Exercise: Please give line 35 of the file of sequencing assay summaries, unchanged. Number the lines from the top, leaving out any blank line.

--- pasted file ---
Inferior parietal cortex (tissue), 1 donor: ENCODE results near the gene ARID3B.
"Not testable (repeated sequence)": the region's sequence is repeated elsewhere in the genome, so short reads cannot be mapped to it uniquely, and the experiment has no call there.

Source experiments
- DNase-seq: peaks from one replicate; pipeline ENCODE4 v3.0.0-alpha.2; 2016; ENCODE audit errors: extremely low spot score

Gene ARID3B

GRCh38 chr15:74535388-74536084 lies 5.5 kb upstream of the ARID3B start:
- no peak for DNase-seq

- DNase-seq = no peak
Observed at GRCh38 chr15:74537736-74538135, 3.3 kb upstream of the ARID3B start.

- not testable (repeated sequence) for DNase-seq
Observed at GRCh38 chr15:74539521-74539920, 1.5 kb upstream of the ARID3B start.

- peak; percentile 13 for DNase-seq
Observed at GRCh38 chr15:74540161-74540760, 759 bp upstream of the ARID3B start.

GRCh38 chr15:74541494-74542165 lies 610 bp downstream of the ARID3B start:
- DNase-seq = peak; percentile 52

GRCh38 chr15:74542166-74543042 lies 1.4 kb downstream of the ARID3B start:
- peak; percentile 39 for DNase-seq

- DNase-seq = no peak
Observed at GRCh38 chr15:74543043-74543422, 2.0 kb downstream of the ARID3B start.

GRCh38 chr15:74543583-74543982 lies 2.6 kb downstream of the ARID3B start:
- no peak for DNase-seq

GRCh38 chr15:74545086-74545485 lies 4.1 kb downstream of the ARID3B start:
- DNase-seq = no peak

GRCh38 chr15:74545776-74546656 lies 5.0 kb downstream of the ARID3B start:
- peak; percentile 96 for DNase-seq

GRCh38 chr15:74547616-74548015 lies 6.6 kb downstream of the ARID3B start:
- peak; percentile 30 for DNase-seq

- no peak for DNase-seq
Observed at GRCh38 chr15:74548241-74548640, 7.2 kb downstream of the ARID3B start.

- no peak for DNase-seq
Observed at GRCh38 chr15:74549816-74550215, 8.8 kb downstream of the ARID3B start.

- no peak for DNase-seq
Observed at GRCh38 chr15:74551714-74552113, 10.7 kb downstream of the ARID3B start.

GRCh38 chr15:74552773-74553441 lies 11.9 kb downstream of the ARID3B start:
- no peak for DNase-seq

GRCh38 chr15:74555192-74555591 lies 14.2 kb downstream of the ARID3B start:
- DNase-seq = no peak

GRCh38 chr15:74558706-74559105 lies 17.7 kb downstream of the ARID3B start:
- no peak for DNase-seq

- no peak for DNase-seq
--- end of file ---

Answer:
- no peak for DNase-seq